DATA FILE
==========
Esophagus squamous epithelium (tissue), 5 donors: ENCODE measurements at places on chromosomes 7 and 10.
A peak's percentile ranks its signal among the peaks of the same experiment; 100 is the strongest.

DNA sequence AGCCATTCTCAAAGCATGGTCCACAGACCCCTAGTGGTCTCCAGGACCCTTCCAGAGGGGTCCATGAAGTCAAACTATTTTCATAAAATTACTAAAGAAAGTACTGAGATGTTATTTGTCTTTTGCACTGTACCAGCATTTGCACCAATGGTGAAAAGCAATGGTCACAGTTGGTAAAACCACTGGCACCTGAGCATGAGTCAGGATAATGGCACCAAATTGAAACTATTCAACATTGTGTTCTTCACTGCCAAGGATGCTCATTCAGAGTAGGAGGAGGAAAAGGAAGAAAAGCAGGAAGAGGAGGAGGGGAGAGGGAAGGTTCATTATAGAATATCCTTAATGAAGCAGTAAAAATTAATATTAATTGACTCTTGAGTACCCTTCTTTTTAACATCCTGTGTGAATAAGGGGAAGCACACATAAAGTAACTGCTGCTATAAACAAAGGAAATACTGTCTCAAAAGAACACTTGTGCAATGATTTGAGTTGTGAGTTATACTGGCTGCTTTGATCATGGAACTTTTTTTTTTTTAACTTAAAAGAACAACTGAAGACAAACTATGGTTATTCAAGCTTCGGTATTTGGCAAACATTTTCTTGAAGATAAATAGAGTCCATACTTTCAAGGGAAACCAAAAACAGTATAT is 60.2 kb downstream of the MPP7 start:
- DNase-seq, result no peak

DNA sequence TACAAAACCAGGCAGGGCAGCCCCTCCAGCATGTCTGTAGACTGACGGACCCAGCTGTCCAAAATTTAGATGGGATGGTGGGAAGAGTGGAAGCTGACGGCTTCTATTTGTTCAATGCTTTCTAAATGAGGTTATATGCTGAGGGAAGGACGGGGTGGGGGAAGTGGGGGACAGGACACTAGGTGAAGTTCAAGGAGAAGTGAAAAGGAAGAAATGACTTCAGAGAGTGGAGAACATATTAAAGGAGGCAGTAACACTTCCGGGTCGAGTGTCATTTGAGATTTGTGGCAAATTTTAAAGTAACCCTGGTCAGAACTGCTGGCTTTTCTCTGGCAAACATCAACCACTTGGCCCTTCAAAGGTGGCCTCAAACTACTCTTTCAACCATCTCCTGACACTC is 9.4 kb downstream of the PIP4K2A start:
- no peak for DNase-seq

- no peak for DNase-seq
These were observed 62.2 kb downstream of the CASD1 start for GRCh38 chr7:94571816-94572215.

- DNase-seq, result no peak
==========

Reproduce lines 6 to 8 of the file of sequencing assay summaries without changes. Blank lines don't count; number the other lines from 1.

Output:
- no peak for DNase-seq

- no peak for DNase-seq
These were observed 62.2 kb downstream of the CASD1 start for GRCh38 chr7:94571816-94572215.